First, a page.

John Kear breaks silence on Widnes Vikings sacking, what went wrong and next coaching job

AT the beginning of the year, there was considerable optimism circling the Widnes Vikings.

With experienced head coach John Kear at the helm and with new signings such as Kyle Amor and Tom Gilmore to help the Cheshire club around the park, there was genuine feeling that Widnes could cause a few problems for the rest of the Championship.

However, Kear was given his marching orders last month following a run of defeats that left the Vikings well outside the play-offs.

That being said, the 68-year-old feels he should have been given more time to turn things around at the DCBL Stadium.

“I was very disappointed,” Kear admitted to League Express. “I think they’ve gone down a route which they’ve gone down in the past six seasons and it hasn’t helped which is the most disappointing thing.

“When you look at the names who have left midway through a season, Tim Sheens, Francis Cummins, Denis Betts and Simon Finnigan, it’s a policy they have pursued before without it really assisting the club.

“It’s just a bit disappointing. I do feel as if I wasn’t given enough time but the decisions are made by others.”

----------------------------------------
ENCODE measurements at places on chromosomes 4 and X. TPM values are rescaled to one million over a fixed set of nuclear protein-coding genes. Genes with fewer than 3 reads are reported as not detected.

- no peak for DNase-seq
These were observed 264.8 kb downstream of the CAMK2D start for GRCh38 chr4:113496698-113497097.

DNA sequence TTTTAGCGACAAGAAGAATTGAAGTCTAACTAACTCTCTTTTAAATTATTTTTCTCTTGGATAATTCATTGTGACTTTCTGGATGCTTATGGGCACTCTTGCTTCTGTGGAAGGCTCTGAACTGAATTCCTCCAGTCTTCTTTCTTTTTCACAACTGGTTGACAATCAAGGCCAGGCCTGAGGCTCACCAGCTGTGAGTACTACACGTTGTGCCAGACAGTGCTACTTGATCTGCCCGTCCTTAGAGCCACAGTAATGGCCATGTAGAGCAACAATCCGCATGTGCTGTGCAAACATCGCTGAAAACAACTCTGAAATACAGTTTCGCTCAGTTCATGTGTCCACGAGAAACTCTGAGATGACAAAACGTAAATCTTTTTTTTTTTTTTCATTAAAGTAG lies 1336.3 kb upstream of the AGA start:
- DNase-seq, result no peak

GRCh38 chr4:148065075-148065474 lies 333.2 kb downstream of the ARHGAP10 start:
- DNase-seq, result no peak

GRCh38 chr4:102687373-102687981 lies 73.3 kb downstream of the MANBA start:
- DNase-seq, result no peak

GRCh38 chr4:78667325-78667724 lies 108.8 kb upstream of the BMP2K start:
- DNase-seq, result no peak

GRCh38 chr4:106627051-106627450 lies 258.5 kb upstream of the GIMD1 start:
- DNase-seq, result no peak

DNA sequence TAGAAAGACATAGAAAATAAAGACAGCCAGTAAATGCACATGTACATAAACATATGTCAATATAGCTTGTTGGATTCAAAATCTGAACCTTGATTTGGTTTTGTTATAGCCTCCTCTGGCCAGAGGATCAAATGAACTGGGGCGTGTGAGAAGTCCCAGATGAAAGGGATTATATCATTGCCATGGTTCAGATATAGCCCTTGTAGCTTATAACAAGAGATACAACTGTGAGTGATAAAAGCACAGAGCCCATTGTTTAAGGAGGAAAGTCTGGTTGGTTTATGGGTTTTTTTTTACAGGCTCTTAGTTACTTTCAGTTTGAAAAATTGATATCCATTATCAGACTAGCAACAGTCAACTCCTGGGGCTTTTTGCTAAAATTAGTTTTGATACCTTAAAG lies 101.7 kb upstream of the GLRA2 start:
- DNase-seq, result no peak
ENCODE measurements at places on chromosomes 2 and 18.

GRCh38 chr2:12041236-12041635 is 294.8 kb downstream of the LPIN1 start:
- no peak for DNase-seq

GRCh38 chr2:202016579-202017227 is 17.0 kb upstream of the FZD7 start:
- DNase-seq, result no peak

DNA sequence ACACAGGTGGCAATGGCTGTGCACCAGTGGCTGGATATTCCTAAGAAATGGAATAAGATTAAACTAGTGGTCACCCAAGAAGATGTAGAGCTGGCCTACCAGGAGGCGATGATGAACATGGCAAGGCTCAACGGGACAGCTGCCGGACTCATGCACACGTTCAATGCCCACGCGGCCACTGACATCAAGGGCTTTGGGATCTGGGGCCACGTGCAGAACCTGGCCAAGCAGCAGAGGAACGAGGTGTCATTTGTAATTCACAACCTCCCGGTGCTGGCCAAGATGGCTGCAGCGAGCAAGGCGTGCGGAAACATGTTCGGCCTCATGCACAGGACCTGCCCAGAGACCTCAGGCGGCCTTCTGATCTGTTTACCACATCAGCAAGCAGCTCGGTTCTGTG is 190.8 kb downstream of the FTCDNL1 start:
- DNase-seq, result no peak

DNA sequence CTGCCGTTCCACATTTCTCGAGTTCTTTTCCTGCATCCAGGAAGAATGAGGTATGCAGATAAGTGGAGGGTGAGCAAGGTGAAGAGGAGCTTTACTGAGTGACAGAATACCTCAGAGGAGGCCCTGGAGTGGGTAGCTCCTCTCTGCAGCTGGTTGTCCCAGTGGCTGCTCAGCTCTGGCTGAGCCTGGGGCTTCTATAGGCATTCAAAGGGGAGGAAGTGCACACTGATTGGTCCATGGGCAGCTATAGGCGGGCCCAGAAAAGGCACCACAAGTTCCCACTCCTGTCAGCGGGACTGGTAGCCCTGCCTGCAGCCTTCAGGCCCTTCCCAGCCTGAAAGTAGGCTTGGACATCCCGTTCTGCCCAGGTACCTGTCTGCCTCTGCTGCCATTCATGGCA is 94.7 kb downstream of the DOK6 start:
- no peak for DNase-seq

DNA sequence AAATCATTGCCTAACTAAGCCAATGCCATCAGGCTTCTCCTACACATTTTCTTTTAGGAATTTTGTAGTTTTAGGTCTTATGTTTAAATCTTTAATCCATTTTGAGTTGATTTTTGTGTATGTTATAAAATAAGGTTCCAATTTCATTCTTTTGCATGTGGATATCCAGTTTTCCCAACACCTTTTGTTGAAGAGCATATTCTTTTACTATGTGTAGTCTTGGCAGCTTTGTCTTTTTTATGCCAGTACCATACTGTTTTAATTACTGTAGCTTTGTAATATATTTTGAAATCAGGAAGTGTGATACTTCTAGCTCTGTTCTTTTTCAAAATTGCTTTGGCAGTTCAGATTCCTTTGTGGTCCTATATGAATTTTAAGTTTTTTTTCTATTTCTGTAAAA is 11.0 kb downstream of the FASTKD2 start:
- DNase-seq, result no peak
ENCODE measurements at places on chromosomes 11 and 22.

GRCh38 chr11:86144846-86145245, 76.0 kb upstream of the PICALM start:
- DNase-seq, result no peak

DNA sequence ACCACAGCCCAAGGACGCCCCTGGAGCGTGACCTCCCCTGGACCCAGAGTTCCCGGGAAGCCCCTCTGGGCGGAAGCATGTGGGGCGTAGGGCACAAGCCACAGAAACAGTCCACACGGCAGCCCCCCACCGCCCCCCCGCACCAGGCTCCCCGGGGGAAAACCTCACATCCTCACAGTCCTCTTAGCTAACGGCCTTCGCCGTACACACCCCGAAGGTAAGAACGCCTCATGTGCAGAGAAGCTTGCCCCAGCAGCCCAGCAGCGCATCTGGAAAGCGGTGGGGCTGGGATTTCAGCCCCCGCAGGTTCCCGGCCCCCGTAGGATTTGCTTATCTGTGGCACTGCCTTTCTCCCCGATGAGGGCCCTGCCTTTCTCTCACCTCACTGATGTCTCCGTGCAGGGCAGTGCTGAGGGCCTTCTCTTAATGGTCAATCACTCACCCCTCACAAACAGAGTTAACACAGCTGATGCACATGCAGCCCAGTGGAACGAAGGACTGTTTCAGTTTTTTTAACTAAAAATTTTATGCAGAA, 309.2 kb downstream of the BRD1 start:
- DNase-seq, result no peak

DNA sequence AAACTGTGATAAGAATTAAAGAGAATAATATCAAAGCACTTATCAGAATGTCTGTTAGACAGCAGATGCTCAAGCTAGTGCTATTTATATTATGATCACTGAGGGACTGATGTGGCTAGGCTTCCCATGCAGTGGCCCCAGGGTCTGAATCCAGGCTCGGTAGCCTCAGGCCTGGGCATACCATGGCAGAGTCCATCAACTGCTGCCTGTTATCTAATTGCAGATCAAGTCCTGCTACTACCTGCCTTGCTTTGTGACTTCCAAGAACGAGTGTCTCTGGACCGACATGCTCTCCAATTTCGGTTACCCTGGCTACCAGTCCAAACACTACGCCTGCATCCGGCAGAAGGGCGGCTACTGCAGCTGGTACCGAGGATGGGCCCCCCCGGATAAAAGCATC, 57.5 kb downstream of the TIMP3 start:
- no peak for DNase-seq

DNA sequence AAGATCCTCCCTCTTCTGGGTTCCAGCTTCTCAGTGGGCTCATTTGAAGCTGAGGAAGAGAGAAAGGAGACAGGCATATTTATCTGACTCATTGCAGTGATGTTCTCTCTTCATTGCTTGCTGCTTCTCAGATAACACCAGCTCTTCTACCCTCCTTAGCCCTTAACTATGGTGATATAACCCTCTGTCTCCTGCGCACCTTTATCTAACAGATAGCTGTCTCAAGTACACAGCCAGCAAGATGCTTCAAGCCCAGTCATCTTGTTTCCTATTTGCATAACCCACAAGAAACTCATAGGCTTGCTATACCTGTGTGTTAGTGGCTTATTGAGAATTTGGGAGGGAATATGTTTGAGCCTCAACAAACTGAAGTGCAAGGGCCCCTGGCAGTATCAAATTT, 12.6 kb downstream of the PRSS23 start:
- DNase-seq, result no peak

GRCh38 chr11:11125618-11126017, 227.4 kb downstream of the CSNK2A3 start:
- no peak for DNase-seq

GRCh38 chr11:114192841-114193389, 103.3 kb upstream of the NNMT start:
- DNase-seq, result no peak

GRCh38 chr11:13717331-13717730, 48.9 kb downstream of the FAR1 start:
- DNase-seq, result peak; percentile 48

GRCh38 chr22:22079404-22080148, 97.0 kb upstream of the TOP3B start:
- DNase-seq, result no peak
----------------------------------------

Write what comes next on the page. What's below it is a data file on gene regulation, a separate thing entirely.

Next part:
Kear points to the loss in form as the catalyst for his sacking as head coach, but remains adamant that he would have turned things around.

“We lost form, it’s as simple as that but I was always really confident that once we got a good performance under our belt and the results began to mirror the performance that we would go on a trot.

“If you go on a trot all of a sudden you are back in play-off contention and I was always confident that would happen and it looks like it is happening now.

“It was results-based. As I say, it’s a policy they’ve used before and it’s a policy that hasn’t been successful before. They are pursuing it again and good luck to them.”

For Kear, what does the immediate future look like?

“I don’t really know. At the minute, it’s like anything else, when you’ve been disappointed by something it’s nice to spend some time away from it.

“I’m still enjoying the punditry and commentary side of things but it’s nice just to watch it on TV and know that it isn’t going to affect my family or myself.”